The benign dictator may be a good development partner, but only as long as he remains benign. Kagame's game plan is to maintain iron control, grow the economy and stop people talking about ethnicity until they become rich enough not to care any more. If that goal is achieved at the cost of basic freedoms, human rights and democracy, it is a price he is willing for his people to pay. But because Rwanda is small and landlocked and has few resources other than coffee, the president's partners in development, which together contribute 45 per cent of his government's annual budget, are complicit in his repression. "Rwanda brings the dilemmas of development sharply into focus," said a British official in Kigali.

Like the other diplomats and foreign aid workers to whom I spoke in the capital, he asked not to be named. As did ordinary Rwandans. At coffee shops, hotel restaurants and open-air bars, people would lean in solicitously or glance over their shoulder when talking. Human rights activists speak of a "climate of fear". Even behind the fortress-like walls of one of the western embassies, the diplomat I met paused mid-sentence when a local employee walked by. Nobody has long conver­sations about sensitive matters on the phone, for fear of tapping, and journalists expect to
be shadowed.

Still Hutu v Tutsi?

Victoire Ingabire was studying in the Netherlands at the time of the genocide and stayed there until January 2010. When she returned to Kigali, it was as the chairwoman and aspiring presidential candidate for the FDU-Inkingi party. As soon as she arrived in Rwanda, Ingabire, an ethnic Hutu, visited the main genocide memorial in the hills above Kigali and demanded that Kagame - and, by implication, all Tutsis - acknowledge that during Rwanda's long history of violence, crimes against humanity were also committed by the Tutsi minority against Hutus before and after the genocide.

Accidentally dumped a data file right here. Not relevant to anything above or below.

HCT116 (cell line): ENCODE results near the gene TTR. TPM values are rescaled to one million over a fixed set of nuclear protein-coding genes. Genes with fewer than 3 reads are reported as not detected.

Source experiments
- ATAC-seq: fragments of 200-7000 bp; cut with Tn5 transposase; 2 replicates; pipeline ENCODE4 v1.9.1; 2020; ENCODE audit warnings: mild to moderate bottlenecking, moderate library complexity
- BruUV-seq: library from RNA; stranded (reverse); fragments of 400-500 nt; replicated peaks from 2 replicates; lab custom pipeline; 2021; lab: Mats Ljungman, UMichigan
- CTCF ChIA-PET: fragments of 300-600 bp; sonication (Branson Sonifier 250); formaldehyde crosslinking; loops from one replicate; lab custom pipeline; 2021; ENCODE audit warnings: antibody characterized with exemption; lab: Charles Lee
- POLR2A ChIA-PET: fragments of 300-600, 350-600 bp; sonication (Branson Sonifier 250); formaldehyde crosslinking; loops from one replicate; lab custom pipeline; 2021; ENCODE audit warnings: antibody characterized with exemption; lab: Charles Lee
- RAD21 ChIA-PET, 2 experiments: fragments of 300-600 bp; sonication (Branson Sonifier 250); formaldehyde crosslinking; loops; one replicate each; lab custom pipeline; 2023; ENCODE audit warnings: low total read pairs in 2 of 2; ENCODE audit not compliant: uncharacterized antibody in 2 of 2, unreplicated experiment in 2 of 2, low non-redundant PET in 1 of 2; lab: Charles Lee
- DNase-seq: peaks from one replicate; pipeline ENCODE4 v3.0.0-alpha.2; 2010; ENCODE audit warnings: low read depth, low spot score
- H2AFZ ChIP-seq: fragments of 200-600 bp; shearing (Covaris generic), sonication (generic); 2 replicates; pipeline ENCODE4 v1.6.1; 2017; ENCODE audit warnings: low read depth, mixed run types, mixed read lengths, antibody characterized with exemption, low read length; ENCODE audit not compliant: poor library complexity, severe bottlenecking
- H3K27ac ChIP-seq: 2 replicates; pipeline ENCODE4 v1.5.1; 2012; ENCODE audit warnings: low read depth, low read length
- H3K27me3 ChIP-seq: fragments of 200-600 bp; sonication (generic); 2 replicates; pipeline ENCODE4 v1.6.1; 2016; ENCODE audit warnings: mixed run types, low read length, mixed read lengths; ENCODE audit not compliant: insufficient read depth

Her words were incendiary in a country where the designations "Hutu" and "Tutsi" have been removed from identity cards, and all but erased from open conversation. Kagame never refers to himself as a Tutsi, but only as "Rwandan", and encourages others to do the same. This is as politically expedient as it is socially necessary: Tutsis dominate the government yet account for only 15 per cent of the population.

I met Ingabire, who is 42, in a red-brick house in the "Vision 2020" estate (named after Kag­ame's plan for the rebuilding of Rwanda) in Kigali. Her party was blocked from registering for the August poll and she is facing charges of "genocide ideology", "divisionism" and supporting a Congo-based Hutu "terrorist" group. "Everyone in Rwanda is afraid," she told me. "Tutsis are afraid that if they lose power they may be killed; Hutus are afraid that if they speak out they will be accused of having a 'genocide ideology'."

Ingabire was frustrated by Kagame's supporters in western governments. "The international community is not pushing Kagame to accept democracy in our country, and that is a real mistake," she said. "What they want, and what Rwandans want, are not the same thing." Since we met, Ingabire has been arrested; late last month, she was charged with terrorism and moved from her house, and is now in jail awaiting trial.